# Segment 13 Sanmit Narvekar

## Segment 13

#### To Calculate

1. With p=0.3, and various values of n, how big is the largest discrepancy between the Binomial probability pdf and the approximating Normal pdf? At what value of n does this value become smaller than $\displaystyle 10^{-15}$ ?

2. Show that if four random variables are (together) multinomially distributed, each separately is binomially distributed.

Consider 4 random variables with number of occurrences $\displaystyle A, B, C, D$ and probabilities of occurrence $\displaystyle P_A, P_B, P_C, P_D$ respectively, such that $\displaystyle A + B + C + D = n$ and $\displaystyle P_A + P_B + P_C + P_D = 1$ .

The multinomial distribution over these variables is (with some abuse of notation) given below (think about choosing the A spots for the first random variable, with some probability. Then choosing spots out of the ones remaining for the others, etc..):

$\displaystyle P(A, B, C, D) = \left( \binom{A+B+C+D}{A} (P_A)^A \left( \binom{B+C+D}{B} (P_B)^B \left( \binom{C+D}{C} (P_C)^C \binom{D}{D} (P_D)^D \right) \right) \right)$

Then, by repeatedly applying the binomial theorem:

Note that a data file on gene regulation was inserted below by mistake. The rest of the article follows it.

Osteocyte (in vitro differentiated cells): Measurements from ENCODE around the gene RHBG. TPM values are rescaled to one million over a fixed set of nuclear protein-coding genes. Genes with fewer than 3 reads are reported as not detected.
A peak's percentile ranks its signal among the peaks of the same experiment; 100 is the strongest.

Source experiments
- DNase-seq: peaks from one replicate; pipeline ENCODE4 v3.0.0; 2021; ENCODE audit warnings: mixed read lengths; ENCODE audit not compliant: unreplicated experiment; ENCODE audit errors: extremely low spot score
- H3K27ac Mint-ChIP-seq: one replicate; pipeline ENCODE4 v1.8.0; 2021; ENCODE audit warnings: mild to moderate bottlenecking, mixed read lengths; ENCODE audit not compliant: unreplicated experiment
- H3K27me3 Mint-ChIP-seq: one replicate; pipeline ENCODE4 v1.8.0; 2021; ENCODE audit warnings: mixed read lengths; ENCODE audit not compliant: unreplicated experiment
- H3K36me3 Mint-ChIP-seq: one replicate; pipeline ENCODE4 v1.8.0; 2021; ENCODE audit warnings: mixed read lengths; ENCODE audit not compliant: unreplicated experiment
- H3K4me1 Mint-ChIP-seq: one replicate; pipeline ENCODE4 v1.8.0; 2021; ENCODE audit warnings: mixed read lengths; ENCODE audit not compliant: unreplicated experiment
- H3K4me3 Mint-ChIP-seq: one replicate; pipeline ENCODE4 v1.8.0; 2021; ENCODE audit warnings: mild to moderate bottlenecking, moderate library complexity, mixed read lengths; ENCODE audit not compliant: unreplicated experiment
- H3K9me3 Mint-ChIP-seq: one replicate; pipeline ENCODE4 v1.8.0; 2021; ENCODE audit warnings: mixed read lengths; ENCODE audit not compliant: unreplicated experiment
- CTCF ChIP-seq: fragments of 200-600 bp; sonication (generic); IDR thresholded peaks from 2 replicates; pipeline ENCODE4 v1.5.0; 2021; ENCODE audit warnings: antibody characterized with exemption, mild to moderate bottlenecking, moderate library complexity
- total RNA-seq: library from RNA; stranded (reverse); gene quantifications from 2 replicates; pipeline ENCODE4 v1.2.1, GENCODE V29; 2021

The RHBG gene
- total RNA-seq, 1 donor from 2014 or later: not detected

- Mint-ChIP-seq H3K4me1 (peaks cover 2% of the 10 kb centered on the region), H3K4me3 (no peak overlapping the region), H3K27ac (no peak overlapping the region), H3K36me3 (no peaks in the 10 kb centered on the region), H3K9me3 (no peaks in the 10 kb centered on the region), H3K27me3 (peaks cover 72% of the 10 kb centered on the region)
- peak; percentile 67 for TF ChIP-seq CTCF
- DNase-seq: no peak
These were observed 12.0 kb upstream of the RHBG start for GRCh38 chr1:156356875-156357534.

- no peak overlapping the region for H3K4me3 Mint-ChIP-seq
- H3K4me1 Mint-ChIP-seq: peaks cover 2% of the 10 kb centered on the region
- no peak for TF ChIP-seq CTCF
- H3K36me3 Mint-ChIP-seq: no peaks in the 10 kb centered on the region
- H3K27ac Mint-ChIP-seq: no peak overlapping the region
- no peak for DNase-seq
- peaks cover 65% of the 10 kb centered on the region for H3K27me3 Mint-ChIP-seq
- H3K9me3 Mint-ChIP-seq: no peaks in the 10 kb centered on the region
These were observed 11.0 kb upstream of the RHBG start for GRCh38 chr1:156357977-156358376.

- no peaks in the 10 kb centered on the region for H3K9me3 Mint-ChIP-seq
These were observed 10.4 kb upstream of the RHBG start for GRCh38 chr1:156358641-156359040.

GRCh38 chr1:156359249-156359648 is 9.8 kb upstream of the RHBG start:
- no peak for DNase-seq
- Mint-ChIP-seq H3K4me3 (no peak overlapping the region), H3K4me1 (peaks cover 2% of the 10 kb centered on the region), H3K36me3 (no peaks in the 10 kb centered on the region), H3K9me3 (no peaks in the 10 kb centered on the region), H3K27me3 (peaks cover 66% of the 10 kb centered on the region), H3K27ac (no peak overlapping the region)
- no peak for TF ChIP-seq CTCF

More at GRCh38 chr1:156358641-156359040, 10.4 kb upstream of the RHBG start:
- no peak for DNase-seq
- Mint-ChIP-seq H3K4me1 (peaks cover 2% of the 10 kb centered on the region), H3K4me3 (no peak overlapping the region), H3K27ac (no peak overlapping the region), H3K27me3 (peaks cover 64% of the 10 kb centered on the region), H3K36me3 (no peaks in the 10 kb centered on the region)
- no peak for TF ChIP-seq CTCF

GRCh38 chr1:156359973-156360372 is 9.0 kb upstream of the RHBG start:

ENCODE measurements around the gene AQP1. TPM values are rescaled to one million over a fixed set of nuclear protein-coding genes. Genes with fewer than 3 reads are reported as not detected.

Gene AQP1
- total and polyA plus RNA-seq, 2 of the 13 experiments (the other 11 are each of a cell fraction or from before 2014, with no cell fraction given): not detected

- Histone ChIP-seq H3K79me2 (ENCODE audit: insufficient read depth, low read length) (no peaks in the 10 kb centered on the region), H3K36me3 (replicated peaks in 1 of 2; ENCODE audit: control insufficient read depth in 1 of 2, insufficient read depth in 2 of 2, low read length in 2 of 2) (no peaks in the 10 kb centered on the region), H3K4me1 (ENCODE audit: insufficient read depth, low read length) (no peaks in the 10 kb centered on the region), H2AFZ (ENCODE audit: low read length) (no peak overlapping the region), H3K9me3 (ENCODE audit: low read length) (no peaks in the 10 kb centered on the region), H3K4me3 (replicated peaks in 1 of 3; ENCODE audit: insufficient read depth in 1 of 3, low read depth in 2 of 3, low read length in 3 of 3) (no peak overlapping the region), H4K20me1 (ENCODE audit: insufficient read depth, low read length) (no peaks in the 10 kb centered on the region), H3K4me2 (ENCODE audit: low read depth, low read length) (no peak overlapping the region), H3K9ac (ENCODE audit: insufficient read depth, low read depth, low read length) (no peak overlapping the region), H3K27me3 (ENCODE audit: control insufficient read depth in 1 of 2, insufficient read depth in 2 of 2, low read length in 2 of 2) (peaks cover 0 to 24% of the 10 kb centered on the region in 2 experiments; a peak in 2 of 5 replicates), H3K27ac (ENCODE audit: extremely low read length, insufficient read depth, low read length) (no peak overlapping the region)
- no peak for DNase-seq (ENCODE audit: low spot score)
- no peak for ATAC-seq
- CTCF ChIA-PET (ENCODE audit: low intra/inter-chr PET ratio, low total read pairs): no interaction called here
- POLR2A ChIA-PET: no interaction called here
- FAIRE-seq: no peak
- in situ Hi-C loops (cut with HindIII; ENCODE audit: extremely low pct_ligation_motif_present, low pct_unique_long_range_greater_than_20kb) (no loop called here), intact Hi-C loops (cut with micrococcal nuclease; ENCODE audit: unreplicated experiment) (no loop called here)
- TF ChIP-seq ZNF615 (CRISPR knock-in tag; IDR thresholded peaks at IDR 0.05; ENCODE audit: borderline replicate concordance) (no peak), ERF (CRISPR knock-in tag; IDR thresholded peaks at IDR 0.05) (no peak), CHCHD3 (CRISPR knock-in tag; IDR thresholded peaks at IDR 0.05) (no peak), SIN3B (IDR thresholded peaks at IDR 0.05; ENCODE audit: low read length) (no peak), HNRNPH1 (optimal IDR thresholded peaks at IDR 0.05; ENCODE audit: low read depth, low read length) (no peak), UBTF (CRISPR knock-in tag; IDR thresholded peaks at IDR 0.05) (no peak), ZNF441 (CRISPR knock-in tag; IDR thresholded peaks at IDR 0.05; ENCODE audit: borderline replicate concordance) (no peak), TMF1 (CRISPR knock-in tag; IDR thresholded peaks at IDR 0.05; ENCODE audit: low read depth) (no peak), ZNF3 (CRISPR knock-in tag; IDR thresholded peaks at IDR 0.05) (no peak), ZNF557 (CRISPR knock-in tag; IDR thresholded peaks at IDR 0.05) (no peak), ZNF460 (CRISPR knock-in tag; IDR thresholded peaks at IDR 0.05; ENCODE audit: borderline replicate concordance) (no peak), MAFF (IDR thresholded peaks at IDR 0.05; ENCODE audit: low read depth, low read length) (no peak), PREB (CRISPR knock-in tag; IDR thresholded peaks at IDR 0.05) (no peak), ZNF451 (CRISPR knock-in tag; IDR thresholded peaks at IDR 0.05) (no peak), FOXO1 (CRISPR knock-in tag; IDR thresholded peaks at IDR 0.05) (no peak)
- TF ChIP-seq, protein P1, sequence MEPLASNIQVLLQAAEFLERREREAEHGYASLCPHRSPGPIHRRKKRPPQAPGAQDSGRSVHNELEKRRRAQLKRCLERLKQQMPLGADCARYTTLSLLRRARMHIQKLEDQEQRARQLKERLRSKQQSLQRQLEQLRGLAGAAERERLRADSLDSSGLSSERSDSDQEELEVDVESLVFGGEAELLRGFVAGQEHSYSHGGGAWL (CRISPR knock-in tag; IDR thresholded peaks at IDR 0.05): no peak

$\displaystyle P(A, B, C, D) = \left( \binom{A+B+C+D}{A} (P_A)^A \left( \binom{B+(C+D)}{B} (P_B)^B (P_C + P_D)^{C+D} \right) \right)$

$\displaystyle P(A, B, C, D) = \binom{A+(B+C+D)}{A} (P_A)^A (P_B + P_C + P_D)^{B + C+D}$

And using our notation from above

$\displaystyle P(A, B, C, D) = \binom{n}{A} (P_A)^A (1-P_A)^{n-A}$

gives the familiar form of the binomial distribution, where one event is A, and the other event is not A (that is B or C or D). Similar calculations can be done for the others by changing the order in which you select spots for the variables.

1. The segment suggests that $\displaystyle A\ne T$ and $\displaystyle C\ne G$ comes about because genes are randomly distributed on one strand or the other. Could you use the observed discrepancies to estimate, even roughly, the number of genes in the yeast genome? If so, how? If not, why not?
2. Suppose that a Bayesian thinks that the prior probability of the hypothesis that "$\displaystyle P_A=P_T$ " is 0.9, and that the set of all hypotheses that "$\displaystyle P_A\ne P_T$ " have a total prior of 0.1. How might he calculate the odds ratio $\displaystyle \text{Prob}(P_A=P_T)/\text{Prob}(P_A\ne P_T)$ ? Hint: Are there nuisance variables to be marginalized over?